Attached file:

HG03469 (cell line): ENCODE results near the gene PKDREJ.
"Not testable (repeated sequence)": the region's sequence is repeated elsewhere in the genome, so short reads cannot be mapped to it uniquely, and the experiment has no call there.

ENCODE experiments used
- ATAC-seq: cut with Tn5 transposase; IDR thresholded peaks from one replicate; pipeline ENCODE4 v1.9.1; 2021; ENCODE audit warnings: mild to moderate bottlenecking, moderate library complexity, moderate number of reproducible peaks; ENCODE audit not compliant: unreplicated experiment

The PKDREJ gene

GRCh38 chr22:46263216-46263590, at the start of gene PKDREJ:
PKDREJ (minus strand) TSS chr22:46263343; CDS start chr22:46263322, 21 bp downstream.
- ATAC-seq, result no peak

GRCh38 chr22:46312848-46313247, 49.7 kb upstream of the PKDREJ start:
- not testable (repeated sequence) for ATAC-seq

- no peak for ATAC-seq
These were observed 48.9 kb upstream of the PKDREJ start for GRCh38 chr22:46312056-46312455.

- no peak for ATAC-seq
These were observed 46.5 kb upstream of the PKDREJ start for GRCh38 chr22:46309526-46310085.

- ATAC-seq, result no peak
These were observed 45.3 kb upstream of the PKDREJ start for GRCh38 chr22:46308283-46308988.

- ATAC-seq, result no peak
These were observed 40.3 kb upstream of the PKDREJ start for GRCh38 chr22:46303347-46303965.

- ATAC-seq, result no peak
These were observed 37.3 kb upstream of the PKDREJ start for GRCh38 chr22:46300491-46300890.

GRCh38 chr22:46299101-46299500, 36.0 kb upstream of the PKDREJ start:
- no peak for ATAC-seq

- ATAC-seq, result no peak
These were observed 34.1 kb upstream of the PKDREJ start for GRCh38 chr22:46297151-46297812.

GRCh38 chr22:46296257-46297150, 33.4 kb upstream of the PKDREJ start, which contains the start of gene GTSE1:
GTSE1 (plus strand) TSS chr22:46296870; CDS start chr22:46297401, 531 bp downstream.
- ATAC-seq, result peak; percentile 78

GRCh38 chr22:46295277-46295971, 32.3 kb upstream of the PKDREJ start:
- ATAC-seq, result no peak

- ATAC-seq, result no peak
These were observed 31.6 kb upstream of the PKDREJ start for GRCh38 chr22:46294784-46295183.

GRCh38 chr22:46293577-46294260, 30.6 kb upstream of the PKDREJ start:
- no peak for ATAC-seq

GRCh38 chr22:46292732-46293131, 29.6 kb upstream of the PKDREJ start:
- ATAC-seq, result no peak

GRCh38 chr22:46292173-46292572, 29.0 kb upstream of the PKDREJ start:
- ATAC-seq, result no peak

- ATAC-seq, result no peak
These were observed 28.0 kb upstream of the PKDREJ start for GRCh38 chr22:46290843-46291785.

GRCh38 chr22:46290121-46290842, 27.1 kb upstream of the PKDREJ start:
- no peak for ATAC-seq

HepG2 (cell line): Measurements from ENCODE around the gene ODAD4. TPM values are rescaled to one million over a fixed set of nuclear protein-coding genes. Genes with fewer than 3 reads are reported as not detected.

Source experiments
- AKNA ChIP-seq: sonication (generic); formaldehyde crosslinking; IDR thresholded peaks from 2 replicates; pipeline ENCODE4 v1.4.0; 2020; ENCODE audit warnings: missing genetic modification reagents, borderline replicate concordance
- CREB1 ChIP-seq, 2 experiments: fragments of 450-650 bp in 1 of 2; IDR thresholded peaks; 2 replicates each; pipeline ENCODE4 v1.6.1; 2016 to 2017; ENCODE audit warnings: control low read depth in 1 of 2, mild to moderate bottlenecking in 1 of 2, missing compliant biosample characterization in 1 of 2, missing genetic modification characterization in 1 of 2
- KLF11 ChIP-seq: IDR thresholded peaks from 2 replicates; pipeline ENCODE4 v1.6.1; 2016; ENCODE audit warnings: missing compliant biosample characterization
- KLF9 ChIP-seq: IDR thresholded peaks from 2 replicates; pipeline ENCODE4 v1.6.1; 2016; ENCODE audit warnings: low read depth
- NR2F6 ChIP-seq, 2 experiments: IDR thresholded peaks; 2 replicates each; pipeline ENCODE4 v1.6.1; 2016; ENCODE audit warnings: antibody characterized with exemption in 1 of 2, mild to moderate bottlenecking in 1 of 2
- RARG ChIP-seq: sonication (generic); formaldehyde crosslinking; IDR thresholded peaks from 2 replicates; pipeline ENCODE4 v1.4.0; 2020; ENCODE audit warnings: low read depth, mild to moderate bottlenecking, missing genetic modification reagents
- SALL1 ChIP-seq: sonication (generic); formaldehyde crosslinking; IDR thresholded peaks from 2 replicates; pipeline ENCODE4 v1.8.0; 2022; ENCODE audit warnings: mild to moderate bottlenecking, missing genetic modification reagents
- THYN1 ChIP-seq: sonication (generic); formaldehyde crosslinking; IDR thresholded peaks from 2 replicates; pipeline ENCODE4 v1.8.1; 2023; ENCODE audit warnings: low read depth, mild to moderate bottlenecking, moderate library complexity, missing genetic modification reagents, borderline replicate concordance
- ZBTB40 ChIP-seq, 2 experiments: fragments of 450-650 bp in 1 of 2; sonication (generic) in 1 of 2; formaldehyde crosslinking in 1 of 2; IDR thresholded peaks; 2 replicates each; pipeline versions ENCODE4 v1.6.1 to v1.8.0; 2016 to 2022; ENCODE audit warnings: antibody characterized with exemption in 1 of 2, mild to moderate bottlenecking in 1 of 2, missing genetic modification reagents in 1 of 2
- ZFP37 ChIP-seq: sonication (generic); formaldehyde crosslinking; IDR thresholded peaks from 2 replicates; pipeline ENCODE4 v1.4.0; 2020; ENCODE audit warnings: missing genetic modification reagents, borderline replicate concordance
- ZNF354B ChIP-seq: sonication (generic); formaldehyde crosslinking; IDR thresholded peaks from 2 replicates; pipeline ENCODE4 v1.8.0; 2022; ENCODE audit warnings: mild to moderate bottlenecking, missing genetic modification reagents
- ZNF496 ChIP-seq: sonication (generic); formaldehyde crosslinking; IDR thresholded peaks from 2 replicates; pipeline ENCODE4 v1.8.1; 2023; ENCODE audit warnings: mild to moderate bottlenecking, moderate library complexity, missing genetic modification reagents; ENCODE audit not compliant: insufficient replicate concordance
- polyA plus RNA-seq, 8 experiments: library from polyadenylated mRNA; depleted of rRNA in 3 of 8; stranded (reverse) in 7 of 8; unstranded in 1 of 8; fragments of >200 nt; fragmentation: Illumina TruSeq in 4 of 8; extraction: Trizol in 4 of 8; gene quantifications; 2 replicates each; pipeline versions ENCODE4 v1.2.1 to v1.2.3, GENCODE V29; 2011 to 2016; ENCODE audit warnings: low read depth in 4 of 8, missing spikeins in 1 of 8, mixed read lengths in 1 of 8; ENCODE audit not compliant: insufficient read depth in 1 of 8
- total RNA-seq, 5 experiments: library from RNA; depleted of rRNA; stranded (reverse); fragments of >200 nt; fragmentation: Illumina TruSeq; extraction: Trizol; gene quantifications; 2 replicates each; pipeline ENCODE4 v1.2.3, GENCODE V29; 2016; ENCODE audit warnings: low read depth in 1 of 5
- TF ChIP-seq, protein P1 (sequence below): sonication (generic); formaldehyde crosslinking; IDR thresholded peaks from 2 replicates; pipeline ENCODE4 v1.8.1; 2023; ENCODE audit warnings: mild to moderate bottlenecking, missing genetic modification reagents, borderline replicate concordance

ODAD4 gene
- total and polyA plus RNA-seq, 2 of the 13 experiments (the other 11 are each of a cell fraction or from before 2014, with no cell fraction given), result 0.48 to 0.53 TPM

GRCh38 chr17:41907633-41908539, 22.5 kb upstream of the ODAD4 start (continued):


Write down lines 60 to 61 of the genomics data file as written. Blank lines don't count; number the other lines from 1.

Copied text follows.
- total and polyA plus RNA-seq, 2 of the 13 experiments (the other 11 are each of a cell fraction or from before 2014, with no cell fraction given), result 0.48 to 0.53 TPM

GRCh38 chr17:41907633-41908539, 22.5 kb upstream of the ODAD4 start (continued):